Healthcare seeking behaviour, barriers in accessing medicines, and coping strategies in Africa : evidence from Koboko District, Uganda
MetadataShow full item record
- Master's theses (HH)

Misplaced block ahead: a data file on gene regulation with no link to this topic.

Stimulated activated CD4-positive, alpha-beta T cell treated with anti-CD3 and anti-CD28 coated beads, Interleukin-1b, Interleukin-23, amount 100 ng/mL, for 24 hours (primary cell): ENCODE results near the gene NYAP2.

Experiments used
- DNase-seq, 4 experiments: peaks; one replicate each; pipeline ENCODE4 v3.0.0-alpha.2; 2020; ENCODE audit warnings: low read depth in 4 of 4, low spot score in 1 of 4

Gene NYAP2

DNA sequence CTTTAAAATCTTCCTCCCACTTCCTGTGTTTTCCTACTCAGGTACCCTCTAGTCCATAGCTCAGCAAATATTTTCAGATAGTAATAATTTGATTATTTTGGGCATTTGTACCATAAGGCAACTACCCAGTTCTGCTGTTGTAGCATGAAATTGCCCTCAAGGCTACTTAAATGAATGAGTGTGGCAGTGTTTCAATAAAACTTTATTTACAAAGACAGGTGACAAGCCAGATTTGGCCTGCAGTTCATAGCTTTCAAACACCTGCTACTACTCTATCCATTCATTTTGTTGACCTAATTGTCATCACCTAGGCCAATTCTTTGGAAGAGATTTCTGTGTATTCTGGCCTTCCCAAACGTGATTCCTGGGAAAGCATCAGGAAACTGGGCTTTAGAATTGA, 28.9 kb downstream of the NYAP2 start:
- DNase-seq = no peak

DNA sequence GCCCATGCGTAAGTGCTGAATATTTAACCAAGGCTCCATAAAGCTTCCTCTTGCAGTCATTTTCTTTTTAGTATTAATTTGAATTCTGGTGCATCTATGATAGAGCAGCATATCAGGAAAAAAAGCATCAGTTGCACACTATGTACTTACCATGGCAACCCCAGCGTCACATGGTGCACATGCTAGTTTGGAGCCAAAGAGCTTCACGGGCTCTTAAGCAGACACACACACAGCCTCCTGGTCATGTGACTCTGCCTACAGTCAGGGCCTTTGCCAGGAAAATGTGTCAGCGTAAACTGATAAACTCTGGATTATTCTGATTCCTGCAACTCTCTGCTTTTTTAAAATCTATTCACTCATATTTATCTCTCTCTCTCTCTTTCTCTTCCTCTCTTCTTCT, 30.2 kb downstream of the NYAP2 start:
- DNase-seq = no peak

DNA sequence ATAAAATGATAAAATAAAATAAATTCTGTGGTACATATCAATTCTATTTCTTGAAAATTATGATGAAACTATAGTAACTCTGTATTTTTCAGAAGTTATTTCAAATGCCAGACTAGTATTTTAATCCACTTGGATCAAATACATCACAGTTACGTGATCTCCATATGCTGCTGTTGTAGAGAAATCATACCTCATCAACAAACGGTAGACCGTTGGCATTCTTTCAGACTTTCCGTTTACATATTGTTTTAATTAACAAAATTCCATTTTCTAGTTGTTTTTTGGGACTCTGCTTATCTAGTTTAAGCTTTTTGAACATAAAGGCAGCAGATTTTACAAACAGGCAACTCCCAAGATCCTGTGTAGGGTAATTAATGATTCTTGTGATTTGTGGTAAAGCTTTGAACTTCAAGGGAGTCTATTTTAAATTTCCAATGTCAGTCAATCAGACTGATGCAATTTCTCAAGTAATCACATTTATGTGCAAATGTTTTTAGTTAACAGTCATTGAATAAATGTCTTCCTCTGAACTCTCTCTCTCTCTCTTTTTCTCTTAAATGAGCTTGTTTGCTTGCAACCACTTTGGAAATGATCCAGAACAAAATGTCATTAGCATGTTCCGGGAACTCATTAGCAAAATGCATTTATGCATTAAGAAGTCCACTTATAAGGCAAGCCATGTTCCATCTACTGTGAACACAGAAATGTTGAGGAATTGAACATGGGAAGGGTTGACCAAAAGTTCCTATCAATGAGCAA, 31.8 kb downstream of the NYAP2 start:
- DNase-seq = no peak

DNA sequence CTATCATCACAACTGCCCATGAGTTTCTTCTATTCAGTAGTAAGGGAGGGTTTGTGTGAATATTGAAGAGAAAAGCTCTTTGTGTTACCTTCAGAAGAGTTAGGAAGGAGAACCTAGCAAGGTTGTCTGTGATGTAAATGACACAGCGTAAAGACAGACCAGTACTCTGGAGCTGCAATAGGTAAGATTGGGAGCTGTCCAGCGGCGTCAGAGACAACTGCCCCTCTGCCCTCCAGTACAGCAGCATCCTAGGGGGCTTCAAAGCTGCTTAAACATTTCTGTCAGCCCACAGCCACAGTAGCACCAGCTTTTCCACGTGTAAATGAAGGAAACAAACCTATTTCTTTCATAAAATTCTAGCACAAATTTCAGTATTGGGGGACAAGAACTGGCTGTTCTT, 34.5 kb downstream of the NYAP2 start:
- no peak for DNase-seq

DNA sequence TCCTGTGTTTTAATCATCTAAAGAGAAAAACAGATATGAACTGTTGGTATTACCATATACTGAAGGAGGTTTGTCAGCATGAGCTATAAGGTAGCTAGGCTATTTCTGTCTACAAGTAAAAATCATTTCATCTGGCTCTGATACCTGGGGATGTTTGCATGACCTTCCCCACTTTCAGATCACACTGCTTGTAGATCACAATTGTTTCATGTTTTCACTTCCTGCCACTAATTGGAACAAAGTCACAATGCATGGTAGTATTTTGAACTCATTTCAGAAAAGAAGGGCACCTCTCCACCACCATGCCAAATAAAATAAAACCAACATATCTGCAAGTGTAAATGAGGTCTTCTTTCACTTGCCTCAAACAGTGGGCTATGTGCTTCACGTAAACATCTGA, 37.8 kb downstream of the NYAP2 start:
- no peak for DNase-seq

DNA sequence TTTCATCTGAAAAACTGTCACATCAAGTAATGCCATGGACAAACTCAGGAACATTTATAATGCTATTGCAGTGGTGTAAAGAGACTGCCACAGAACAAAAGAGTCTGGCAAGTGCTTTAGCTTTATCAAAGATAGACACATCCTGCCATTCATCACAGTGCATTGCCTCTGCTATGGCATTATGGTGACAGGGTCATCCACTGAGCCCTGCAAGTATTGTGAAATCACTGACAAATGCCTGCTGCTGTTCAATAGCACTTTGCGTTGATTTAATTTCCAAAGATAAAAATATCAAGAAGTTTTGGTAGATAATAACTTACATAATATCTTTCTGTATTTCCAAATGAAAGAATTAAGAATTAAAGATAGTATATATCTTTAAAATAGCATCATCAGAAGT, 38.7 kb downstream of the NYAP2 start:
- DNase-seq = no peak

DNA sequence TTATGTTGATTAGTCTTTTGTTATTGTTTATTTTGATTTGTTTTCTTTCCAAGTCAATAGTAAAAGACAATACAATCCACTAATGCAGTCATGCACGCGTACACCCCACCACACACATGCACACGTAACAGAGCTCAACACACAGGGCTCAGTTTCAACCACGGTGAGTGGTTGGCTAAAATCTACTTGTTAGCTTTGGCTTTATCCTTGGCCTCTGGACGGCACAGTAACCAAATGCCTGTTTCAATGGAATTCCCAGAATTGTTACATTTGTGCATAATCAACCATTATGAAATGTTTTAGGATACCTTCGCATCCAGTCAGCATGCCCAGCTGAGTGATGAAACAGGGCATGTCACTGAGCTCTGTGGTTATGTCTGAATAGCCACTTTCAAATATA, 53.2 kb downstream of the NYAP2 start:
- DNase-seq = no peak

Despite free healthcare in public facilities, access to medicines is a serious problem in Uganda. Unavailability of drugs in the public sector, high prices in the private sector, and the absence of a national insurance system result in high out-of-pocket expenditures for households. Drug shops run by the communities present an opportunity to improve access to medicines for people in the poor rural northern west district Koboko. Managed by community members and provided with medicines by a non-governmental organization, such shops could offer lower prices than the private sector. To initiate such a project insights into the local health sector are required. In this context this thesis offers a starting point for the implementation of community run drug shops. Using a household questionnaire, 105 households were surveyed in Koboko District. On average almost 3 sicknesses per household were documented resulting in a dataset of 292 sicknesses. To gain a better understanding of the current situation, household’s healthcare seeking behaviour, barriers in accessing medicines, and coping strategies with acute illness costs were investigated. Principal Component Analysis was used to estimate the socioeconomic status of each household and in addition to descriptive analysis, logistic regressions were run to identify relevant explanatory variables concerning seeking behaviours and coping strategies. Results show that most households consult mainly public health centres in case of sicknesses; this includes households with a higher socioeconomic status (contrary to what was hypothesized). Informal treatments do not play an important role. At the same time medicines are usually obtained from private facilities. Urban and wealthier households were found to have significantly better access to medicines emphasizing the problem of health equity. Unavailability of medicines and high prices in the private sector are identified as major barriers in accessing healthcare while geographical and quality issues are less serious obstacles. To finance acute sickness costs, many households have to sell food, even though it is usually used for their own consumption. In particular rural households can seldom rely on savings. These results demonstrate that community run drug shops have the potential to improve access to medicines. Nevertheless, several challenges remain, such as promoting community awareness and the organization of a well functioning management.